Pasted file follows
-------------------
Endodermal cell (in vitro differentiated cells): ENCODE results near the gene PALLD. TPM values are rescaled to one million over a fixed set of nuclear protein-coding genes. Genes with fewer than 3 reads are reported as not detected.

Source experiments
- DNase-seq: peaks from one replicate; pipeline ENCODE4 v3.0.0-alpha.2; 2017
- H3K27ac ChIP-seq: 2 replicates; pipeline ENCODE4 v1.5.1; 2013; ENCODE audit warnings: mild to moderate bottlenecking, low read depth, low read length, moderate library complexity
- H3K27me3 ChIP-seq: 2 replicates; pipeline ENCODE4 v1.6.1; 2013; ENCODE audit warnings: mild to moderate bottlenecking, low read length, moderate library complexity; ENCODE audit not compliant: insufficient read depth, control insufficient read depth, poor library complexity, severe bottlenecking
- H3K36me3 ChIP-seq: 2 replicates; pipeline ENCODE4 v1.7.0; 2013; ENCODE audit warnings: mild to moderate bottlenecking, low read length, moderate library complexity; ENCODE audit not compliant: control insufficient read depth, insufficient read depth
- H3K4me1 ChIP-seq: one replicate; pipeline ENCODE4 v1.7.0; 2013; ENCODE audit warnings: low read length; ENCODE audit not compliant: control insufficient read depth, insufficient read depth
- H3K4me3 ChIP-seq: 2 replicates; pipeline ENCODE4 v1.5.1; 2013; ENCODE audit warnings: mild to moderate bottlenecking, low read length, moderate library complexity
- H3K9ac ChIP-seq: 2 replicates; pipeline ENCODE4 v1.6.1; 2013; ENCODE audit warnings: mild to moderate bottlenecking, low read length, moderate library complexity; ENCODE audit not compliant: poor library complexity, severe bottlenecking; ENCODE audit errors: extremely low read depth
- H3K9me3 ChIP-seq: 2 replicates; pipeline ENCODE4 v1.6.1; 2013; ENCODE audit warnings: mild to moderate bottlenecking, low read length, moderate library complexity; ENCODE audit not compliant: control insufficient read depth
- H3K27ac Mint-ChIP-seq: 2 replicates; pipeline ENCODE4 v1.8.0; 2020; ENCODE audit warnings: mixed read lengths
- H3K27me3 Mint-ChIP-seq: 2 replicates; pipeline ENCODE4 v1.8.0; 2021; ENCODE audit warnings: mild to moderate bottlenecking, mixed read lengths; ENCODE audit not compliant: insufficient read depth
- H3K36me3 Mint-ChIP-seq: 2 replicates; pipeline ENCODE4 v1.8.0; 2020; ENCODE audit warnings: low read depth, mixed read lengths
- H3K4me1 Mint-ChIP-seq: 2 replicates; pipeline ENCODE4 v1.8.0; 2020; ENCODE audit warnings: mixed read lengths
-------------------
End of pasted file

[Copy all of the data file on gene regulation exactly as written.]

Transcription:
Endodermal cell (in vitro differentiated cells): ENCODE results near the gene PALLD. TPM values are rescaled to one million over a fixed set of nuclear protein-coding genes. Genes with fewer than 3 reads are reported as not detected.

Source experiments
- DNase-seq: peaks from one replicate; pipeline ENCODE4 v3.0.0-alpha.2; 2017
- H3K27ac ChIP-seq: 2 replicates; pipeline ENCODE4 v1.5.1; 2013; ENCODE audit warnings: mild to moderate bottlenecking, low read depth, low read length, moderate library complexity
- H3K27me3 ChIP-seq: 2 replicates; pipeline ENCODE4 v1.6.1; 2013; ENCODE audit warnings: mild to moderate bottlenecking, low read length, moderate library complexity; ENCODE audit not compliant: insufficient read depth, control insufficient read depth, poor library complexity, severe bottlenecking
- H3K36me3 ChIP-seq: 2 replicates; pipeline ENCODE4 v1.7.0; 2013; ENCODE audit warnings: mild to moderate bottlenecking, low read length, moderate library complexity; ENCODE audit not compliant: control insufficient read depth, insufficient read depth
- H3K4me1 ChIP-seq: one replicate; pipeline ENCODE4 v1.7.0; 2013; ENCODE audit warnings: low read length; ENCODE audit not compliant: control insufficient read depth, insufficient read depth
- H3K4me3 ChIP-seq: 2 replicates; pipeline ENCODE4 v1.5.1; 2013; ENCODE audit warnings: mild to moderate bottlenecking, low read length, moderate library complexity
- H3K9ac ChIP-seq: 2 replicates; pipeline ENCODE4 v1.6.1; 2013; ENCODE audit warnings: mild to moderate bottlenecking, low read length, moderate library complexity; ENCODE audit not compliant: poor library complexity, severe bottlenecking; ENCODE audit errors: extremely low read depth
- H3K9me3 ChIP-seq: 2 replicates; pipeline ENCODE4 v1.6.1; 2013; ENCODE audit warnings: mild to moderate bottlenecking, low read length, moderate library complexity; ENCODE audit not compliant: control insufficient read depth
- H3K27ac Mint-ChIP-seq: 2 replicates; pipeline ENCODE4 v1.8.0; 2020; ENCODE audit warnings: mixed read lengths
- H3K27me3 Mint-ChIP-seq: 2 replicates; pipeline ENCODE4 v1.8.0; 2021; ENCODE audit warnings: mild to moderate bottlenecking, mixed read lengths; ENCODE audit not compliant: insufficient read depth
- H3K36me3 Mint-ChIP-seq: 2 replicates; pipeline ENCODE4 v1.8.0; 2020; ENCODE audit warnings: low read depth, mixed read lengths
- H3K4me1 Mint-ChIP-seq: 2 replicates; pipeline ENCODE4 v1.8.0; 2020; ENCODE audit warnings: mixed read lengths